What caused the dramatic reduction in pilot error? One widely cited factor is the introduction of highly realistic flight simulators, starting in the mid 1980’s. (The first simulators were put into place during WWII, as the Air Force didn’t have enough real planes to train thousands of new pilots.) For the first time, pilots could practice making decisions in extremely stressful conditions. They could refine their reactions to a sudden downdraft in a thunderstorm, or practice landing with only one engine. They could learn what it’s like to fly without wing flaps, or land on a tarmac glazed with ice. And they could do all this without leaving the ground.
The benefit of a flight simulator is that it allows pilots to internalize their new knowledge. Instead of memorizing lessons on the blackboard, they were forced to exercise emotional regulation, learning how to stay calm and think clearly when bad stuff happens. (I’ve been in these realistic flight simulators and let me assure you – they can be terrifying. After I crashed my jetliner, I left the simulator drenched in sweat, all jangly with adrenaline.) The essential point here is that pilots were the first profession to realize that many of our most important decisions were inherently emotional and instinctive, which is why it was necessary to practice them in an emotional state. If we want those hours of practice to transfer to the real world – and isn’t that the point of practice? – then we have to simulate not just the exterior conditions of the cockpit but the internal mental state of the pilot as well. For far too long, we’ve assumed that expertise is about learning lots of facts, which is why we settled for the “chalk and talk” teaching method. But it’s not. True expertise occurs when we no longer need to reference facts, because we already know what to do.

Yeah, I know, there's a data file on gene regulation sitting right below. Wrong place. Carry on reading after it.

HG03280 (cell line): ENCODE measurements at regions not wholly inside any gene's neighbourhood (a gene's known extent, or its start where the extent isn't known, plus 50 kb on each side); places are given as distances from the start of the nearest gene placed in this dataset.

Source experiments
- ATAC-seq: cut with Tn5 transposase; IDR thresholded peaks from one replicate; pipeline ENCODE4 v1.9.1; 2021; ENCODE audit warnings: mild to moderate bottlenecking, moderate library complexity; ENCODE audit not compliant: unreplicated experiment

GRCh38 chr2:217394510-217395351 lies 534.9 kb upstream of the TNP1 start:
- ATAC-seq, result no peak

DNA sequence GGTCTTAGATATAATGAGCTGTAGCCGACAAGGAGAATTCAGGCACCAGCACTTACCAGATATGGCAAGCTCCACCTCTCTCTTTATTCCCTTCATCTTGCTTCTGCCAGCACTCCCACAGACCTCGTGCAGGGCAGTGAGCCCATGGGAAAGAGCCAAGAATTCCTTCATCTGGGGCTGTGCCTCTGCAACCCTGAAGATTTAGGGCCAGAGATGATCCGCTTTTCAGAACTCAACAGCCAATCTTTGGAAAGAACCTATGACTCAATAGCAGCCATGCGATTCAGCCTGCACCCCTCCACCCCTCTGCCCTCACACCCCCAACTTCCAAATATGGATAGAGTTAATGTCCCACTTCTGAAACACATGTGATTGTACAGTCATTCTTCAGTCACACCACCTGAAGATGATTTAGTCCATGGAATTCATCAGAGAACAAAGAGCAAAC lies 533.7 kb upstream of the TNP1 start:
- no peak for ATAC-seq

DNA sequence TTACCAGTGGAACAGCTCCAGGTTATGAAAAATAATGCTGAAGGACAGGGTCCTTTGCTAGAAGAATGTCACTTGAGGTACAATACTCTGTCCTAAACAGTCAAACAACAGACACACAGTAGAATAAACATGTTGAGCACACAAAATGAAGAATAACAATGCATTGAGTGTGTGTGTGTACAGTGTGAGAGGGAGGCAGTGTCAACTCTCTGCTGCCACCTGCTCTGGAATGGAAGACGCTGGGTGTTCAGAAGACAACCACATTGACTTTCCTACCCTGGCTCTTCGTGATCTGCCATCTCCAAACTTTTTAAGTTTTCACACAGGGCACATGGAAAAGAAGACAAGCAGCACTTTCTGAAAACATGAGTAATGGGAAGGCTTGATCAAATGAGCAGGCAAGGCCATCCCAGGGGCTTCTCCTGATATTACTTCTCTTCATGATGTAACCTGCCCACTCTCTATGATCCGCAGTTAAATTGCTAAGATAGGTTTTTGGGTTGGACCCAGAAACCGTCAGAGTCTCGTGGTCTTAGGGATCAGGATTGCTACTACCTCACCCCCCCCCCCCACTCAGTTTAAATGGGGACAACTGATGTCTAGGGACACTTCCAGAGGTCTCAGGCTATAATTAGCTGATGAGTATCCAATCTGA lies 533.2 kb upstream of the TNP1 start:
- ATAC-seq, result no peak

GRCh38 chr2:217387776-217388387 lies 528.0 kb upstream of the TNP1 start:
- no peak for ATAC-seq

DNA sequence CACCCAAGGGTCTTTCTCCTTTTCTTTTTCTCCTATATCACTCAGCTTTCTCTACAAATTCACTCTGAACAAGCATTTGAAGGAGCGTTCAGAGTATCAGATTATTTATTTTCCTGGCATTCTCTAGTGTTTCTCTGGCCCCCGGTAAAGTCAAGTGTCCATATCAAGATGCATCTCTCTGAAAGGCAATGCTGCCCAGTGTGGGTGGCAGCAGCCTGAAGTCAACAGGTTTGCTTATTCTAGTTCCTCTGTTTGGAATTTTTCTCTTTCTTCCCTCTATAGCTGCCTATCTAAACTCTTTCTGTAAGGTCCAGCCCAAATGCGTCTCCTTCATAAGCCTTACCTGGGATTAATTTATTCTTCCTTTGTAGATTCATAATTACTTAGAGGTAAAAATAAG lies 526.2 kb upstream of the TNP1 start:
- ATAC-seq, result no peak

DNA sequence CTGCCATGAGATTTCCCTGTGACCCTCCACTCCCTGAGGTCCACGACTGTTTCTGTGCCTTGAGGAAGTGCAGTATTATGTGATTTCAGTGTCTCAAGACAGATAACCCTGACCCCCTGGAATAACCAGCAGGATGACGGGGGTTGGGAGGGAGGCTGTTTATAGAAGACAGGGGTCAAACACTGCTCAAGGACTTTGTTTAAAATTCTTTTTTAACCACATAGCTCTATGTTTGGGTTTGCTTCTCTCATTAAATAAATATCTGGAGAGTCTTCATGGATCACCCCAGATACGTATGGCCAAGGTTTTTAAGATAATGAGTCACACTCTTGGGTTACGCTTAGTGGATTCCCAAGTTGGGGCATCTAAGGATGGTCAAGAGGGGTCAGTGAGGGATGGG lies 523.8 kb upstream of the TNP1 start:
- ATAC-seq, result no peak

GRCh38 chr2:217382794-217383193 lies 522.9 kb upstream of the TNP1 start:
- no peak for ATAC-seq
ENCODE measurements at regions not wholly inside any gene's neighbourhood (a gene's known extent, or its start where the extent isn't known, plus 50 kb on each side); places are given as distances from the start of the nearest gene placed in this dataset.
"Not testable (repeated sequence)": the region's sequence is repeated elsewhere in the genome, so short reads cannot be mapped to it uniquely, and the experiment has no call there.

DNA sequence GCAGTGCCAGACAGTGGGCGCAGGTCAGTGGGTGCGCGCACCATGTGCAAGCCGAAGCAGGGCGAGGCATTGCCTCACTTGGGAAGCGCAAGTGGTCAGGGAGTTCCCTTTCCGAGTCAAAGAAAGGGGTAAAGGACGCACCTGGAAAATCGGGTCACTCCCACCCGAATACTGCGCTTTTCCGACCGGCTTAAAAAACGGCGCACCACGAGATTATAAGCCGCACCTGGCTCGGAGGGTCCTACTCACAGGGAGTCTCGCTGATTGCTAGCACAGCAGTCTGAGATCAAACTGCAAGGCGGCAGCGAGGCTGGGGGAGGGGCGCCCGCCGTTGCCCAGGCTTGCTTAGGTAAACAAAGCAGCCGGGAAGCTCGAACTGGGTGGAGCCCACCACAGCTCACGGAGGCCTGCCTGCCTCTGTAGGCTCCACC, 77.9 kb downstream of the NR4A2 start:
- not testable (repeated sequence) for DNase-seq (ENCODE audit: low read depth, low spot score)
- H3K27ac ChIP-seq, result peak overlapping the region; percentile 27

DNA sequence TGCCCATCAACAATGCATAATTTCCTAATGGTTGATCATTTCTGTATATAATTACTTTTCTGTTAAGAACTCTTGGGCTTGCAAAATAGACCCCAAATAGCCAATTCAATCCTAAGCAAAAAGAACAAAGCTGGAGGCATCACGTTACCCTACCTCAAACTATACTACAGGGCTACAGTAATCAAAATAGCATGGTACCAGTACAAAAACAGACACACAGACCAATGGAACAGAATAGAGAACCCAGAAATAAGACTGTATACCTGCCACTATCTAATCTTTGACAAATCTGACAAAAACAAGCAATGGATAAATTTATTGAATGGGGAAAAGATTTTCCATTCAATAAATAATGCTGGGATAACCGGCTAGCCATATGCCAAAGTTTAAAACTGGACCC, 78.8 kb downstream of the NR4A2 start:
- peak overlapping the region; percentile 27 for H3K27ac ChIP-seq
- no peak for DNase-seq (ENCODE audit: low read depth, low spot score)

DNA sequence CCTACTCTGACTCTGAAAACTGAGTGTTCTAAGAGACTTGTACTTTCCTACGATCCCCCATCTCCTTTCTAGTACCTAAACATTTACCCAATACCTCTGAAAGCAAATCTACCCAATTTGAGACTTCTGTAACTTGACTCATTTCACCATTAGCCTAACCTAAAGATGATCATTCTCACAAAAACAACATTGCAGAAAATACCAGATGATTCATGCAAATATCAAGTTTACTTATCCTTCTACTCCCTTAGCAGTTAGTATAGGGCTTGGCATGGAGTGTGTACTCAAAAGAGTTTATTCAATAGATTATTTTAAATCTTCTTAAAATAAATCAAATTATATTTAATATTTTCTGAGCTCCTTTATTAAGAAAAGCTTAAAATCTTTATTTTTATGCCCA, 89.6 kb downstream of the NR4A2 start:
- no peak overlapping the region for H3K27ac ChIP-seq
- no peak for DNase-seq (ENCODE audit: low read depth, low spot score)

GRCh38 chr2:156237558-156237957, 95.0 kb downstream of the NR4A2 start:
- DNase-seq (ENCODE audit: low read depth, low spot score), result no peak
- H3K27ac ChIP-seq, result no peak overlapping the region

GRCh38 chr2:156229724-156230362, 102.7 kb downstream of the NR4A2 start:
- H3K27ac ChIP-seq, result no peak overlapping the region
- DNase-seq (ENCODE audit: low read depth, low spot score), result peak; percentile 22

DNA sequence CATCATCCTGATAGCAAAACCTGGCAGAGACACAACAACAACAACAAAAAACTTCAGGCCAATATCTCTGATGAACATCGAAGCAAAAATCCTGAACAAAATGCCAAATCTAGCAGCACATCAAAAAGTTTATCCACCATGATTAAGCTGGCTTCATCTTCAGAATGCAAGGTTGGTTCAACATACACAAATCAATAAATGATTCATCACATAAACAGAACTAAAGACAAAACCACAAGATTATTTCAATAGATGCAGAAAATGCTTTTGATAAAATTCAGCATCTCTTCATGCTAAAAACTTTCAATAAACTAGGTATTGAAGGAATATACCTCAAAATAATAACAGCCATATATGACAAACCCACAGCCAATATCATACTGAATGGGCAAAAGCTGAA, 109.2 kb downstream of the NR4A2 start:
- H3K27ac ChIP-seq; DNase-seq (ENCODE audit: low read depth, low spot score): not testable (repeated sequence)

Needless to say, the potential of simulators goes far beyond pilot training. In recent years, the medical profession has discovered the virtues of virtual reality. Recent studies have found big benefits when medical students use simulators to practice colonoscopies, laparoscopic surgery and even the varied techniques of general surgery. What’s not surprising is that this simulated training was even more effective when it was physically realistic, providing surgeons with “haptic feedback.”
The moral is that we need to make our simulators more realistic, not less. Pilots have pioneered a key concept in professional training. It would be a shame if airlines began to backtrack to save money.
Unless there's more to this story, shifting to less realistic simulators would seem to be a classic case of cost-cutting that defies cost-analysis. This kind of thing is not hard to find in both the private and public sector. It can usually be attributed to a lack of alignment (the people devising and championing these proposals get their bonuses and promotions almost immediately. By the time true costs become apparent, attrition and short institutional memories will rule out any significant repercussions.*) and to an understandable but dangerous tendency to believe in easy answers.
*Thank God the financial sector is immune to this sort of thing.